Planning early, ensuring sisters get paid for parish work, collaborating with other congregations and thinking more holistically were the key messages at a recent webinar originating in Nairobi about caring for elderly sisters.
The session on Sept. 26 drew on two studies and provided ample opportunities for questions by the more than 115 participants. The importance of caring for aging sisters has been a focus of the Conrad N. Hilton Foundation's Catholic Sisters Initiative for over the past two years. (The Hilton Foundation is also the major funder of Global Sisters Report.) The foundation has funded studies, webinars and programs designed to raise awareness of the need, highlight best practices and provide training across congregations and countries.
The effort aims "to ensure the quality of life for women religious who have dedicated their lives to serving God while operating various ministries that have transformed individuals and communities worldwide," said Sr. Jane Wakahiu, associate vice president of program operations and head of the Catholic Sisters Initiative at the Hilton Foundation and a member of the Little Sisters of St. Francis in Kenya.
"As individuals age, they become more susceptible to fragility and vulnerability," she said. "Safeguarding and caring for them is not just a moral imperative but also a fundamental human right. Thoughtful planning is critical in ensuring an enhanced quality of life and overall well-being for our aging sisters."
The results of a study completed in June by the Center of Applied Research in the Apostolate (CARA), which focused on 21 religious congregations in the U.S. that had successfully planned for care for their elder members, was reviewed by research associate Sr. Thu T. Do, a member of the Lovers of the Holy Cross of Hanoi, and Fr. Thomas Gaunt, executive director at CARA.
The study noted that the National Religious Retirement Office in 2022 had reported that only 7%, or 26 of 390 responding women's religious institutes had adequate funds to provide for elderly and infirm sisters, and more than half had just 20% or less of the needed funding.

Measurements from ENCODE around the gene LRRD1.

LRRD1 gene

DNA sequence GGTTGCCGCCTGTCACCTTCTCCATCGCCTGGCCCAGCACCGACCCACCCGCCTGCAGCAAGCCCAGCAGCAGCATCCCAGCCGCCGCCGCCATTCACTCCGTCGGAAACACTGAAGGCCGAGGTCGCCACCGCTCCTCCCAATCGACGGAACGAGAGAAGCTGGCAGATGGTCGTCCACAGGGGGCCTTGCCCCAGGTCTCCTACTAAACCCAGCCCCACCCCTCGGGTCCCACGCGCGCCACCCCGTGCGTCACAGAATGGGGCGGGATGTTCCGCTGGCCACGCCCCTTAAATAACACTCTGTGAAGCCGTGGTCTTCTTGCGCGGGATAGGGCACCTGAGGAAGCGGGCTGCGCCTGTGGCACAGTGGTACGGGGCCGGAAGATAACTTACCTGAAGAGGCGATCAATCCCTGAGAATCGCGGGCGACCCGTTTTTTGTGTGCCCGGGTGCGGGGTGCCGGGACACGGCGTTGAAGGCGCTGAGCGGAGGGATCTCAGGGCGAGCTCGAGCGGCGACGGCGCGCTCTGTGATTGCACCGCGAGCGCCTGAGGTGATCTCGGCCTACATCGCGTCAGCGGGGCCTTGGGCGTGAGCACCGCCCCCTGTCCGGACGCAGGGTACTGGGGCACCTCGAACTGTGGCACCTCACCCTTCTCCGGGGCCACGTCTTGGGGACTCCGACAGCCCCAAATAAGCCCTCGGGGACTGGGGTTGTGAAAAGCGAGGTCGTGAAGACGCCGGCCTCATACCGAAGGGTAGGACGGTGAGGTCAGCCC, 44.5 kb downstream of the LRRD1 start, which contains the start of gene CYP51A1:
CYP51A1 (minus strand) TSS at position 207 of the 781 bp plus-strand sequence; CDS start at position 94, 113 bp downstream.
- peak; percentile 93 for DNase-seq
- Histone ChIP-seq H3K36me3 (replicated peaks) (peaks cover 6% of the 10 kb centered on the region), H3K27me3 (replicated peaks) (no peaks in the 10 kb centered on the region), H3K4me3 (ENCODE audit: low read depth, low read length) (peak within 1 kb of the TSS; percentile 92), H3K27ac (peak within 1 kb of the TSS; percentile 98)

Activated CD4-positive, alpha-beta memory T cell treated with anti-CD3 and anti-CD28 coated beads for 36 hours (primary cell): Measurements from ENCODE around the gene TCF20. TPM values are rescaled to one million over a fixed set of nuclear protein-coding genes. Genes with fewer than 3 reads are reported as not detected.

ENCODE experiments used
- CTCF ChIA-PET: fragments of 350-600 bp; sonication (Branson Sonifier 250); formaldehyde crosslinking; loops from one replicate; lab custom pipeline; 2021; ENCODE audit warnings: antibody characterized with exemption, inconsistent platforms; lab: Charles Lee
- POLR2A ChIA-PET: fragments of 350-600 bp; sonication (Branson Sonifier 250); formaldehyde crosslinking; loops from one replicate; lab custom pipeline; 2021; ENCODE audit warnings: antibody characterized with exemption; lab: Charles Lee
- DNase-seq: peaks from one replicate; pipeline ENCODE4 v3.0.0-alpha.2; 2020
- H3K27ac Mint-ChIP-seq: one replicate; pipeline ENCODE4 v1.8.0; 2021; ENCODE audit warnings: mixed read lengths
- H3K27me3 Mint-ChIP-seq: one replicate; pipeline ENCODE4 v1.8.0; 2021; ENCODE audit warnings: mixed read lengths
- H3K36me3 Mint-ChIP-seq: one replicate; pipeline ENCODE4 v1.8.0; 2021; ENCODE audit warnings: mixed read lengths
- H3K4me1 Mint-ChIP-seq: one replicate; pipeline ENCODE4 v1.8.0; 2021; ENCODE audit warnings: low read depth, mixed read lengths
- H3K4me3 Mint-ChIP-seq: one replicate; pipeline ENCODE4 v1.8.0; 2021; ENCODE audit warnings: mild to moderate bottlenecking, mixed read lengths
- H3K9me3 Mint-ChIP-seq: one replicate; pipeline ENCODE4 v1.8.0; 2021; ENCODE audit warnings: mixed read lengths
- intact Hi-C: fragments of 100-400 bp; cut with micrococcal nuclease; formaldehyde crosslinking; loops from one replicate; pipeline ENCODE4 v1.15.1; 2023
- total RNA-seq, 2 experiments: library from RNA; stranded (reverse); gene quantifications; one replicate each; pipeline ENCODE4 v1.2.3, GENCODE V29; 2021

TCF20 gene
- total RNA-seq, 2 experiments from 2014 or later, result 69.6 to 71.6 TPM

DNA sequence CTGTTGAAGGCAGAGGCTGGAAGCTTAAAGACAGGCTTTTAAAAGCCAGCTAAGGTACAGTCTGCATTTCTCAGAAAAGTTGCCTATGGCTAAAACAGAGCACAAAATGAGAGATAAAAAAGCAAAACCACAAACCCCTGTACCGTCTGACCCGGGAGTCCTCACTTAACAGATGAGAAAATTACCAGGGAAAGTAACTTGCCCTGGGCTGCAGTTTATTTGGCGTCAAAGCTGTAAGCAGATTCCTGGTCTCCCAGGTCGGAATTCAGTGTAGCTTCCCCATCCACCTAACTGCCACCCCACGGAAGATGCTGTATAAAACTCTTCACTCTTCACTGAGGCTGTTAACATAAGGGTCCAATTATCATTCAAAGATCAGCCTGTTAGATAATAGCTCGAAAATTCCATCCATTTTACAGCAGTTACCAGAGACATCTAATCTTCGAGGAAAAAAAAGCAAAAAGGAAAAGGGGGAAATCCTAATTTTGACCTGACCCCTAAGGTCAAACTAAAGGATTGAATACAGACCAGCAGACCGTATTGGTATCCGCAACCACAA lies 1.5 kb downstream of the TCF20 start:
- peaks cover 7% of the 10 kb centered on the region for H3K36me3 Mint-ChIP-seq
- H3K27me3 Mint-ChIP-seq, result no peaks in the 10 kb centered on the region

The CARA study of the 21 congregations that had prepared successfully found that while details of the congregations' arrangements varied, one common denominator stood out. "Again and again we heard the importance of planning early — and the earlier the better," Gaunt said.
Even a small assessment on stipends might be a first step for a retirement health care fund, Gaunt said. Some congregations had set up charitable trusts from the sales of property — even a small amount of money in the trust, added to year after year, became an important tool for health care and retirement planning, he said.
Looking to school alumni and other donors for contributions is also an important source of funding. "Don't underestimate the generosity and desire of others to support sisters in their retirement," Gaunt said.
The importance of maintaining the connection of elderly sisters to their communities, and of pastoral and spiritual support was another important finding of the study. Elderly sisters are always living out their mission and charisms, Gaunt noted. "It costs a lot to ensure there is adequate spiritual and pastoral care," he said. "They need that care as much as the other."